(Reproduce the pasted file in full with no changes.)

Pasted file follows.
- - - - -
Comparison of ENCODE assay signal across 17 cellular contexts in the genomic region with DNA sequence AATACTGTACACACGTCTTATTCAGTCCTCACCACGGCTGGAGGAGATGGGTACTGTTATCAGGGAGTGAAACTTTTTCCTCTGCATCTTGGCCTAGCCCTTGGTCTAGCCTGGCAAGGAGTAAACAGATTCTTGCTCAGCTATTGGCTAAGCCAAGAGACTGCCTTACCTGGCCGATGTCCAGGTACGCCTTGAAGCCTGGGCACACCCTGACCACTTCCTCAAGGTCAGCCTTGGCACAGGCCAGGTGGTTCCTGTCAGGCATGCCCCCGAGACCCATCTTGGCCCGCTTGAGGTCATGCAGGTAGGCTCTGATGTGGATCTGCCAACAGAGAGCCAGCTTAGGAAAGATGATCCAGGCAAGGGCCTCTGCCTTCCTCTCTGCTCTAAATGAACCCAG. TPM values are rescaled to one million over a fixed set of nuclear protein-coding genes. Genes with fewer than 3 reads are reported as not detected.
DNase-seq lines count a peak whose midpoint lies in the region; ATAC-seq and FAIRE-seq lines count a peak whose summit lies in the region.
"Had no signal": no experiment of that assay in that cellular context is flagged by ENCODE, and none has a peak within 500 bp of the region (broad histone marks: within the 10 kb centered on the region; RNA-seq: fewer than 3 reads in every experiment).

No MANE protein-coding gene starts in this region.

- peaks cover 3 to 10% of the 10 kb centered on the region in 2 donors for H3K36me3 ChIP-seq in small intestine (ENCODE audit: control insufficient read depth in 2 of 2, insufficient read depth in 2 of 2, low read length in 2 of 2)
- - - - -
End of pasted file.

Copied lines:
Comparison of ENCODE assay signal across 17 cellular contexts in the genomic region with DNA sequence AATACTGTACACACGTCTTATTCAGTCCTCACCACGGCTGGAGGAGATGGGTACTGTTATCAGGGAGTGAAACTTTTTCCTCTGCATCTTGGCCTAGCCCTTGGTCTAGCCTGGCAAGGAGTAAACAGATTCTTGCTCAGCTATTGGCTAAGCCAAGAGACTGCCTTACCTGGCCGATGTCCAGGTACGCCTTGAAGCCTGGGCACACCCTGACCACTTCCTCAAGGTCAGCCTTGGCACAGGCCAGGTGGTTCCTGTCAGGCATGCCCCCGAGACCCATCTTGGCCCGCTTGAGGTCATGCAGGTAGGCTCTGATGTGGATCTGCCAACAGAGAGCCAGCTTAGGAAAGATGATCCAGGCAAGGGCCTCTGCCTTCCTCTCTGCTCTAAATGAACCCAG. TPM values are rescaled to one million over a fixed set of nuclear protein-coding genes. Genes with fewer than 3 reads are reported as not detected.
DNase-seq lines count a peak whose midpoint lies in the region; ATAC-seq and FAIRE-seq lines count a peak whose summit lies in the region.
"Had no signal": no experiment of that assay in that cellular context is flagged by ENCODE, and none has a peak within 500 bp of the region (broad histone marks: within the 10 kb centered on the region; RNA-seq: fewer than 3 reads in every experiment).

No MANE protein-coding gene starts in this region.

- peaks cover 3 to 10% of the 10 kb centered on the region in 2 donors for H3K36me3 ChIP-seq in small intestine (ENCODE audit: control insufficient read depth in 2 of 2, insufficient read depth in 2 of 2, low read length in 2 of 2)